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Is burlesque a new-wave feminist performance or a throwback to a misogynist tradition? I try to pin down the pin-ups and find out if burlesque really is just stripping.
When Dita von Teese was asked if burlesque is just a fancy word for stripper, she replied, candidly, yes.
Often touted as the mother of a movement that has been lauded by fourth wave feminism as ‘liberating’ and ‘empowering’ for women, for von Teese to equate burlesque with stripping flies in the face of many of her female fan’s pro-burlesque arguments.
Burlesque is, for feminism, a controversial issue. Feminists of the anti-porn persuasion might argue that taking your clothes off in public means you are buying into the illusion that women only gain power through the lens of male objectification. Sex positive feminists might counter that by taking control of the ‘male gaze’ the burlesque performer is cultivating her* own subjectivity. As she determines what sexual image she presents, she is the agent. The latter is the viewpoint of a fourth-wave feminist audience who are eager to claim that burlesque is anything but stripping.
My own view of burlesque is a bit more ambivalent. I don’t think burlesque is inherently feminist or inherently sexist. I have been to well-known burlesque clubs in London (the European one) and Berlin, where i failed to find much that is feminist in the performance. On the other hand, seeing performers with various body shapes and genders create performances around fraught subjects such as fat, eating and the politics of hair removal, I found their burlesque intellectually stimulating and 100% bona fide feminist.
Personally, I’ve found that the difference between a conventional strip and a feminist performance often lies in the appearance of the unexpected. As an audience member, I often find myself wondering if the performer is reproducing stereotypes of femininity, or exploring gender and making me see it in new, unpredictable, ways.
Another ingredient that can turn sexist assumptions on their head is the appearance of the performer. If she has a non-normative body or chooses to present it in a non-normative way, this can challenge the expectations of the audience and thereby convey a thought- provoking message. Performers with bodies that are culturally scapegoated, such as fat people, trans* folk, or people of colour can use these to present a new glimpse of what sexy can be. Performers with culturally “normative” bodies can present them in an unusual way (by strapping on a dildo, for instance) and thereby challenge our notions of gender, sexuality and a “woman’s place.”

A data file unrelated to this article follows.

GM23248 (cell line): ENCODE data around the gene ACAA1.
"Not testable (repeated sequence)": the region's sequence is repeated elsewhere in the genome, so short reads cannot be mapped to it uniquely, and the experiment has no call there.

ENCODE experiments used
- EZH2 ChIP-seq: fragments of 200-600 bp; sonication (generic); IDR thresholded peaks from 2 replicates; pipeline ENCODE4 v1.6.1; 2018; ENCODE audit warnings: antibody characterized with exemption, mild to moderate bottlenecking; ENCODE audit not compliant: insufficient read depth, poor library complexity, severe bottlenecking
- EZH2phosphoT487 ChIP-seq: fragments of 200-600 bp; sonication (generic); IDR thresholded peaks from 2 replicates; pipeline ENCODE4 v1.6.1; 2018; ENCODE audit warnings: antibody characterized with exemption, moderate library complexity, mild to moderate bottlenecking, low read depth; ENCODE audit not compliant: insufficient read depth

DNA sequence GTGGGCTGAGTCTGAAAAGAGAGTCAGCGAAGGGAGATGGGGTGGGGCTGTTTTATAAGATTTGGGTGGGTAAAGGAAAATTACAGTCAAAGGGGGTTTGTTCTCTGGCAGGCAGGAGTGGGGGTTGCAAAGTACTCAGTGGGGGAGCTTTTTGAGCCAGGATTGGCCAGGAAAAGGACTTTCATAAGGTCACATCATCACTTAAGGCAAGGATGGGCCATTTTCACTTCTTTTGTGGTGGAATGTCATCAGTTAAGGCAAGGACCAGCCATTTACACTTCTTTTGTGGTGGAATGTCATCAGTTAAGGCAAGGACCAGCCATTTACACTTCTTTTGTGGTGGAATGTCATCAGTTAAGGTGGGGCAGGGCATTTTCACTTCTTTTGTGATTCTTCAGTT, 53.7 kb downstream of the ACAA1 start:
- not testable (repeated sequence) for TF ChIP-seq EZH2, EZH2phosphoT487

It would, of course, take a PhD level of inquiry to explore the distinction between burlesque and stripping satisfactorily, and I just don’t have space to do that in 1500 words or less. However, it is safe to say that burlesque goes beyond a purely titillating performance when it is naughty in other ways. The radical nature of this burlesque lies in its cheeky challenge to sexist norms.
Now, if you’re a really radical feminist, you might be wondering “What’s so wrong with stripping, anyhow?” My, and most people’s, use of the word stripping implies a moral judgement. Stripping is for stupid women and those who don’t have any other choice. Stripping is a bad thing, a last resort.
For the purpose of the article (and perhaps because I am chicken), I haven’t been trying to make a moral distinction between burlesque and stripping. As Dita von Teese said, things are more messy than that, and where’s the fun in being PC anyway?
Many feminists’ desire to distance burlesque from stripping is symptomatic of the ideological messiness that von Teese argues is inherent to the medium. Not only is burlesque an art form, it also is stripping. Perhaps even the most radical feminists won’t be able to argue away the sexist conventions that are upheld even as they are parodied on the stage.
However there is a difference between burlesque and stripping. If for nothing else, the difference between the two can be boiled down to class. As my very wise partner said, burlesque is a privilege. And as I am very wisely going to elaborate, that means it is a choice. Every single burlesque performer I have met does it as a hobby. There may be a few well-paid professional burlesque dancers out there, but the majority do it purely for fun. I doubt anyone would perform in a strip club for free. Stripping is most definitely work, and burlesque is something only the privileged can afford to do.
As much as I would like to tie up the loose ends of this article in a neat little bow, I don’t have the recipe for what makes a burlesque performance feminist or not. As an amateur burlesque performer and a stringent feminist, I hate to hear that other feminists consider my performances inherently sexist. Although I agree that aspects of the burlesque tradition are sexist, I think these conventions can also be turned upside down to give the audience a new idea of what sexy can be. Burlesque, it seems, is hard to pin down.
N.B. I sometimes refer to the burlesque dancer as “she” in this post. I realize men, genderqueer and trans* folk can and do perform burlesque, but I have chosen to address the sexist dynamics of burlesque mainly in relation to its female, cisgendered performers.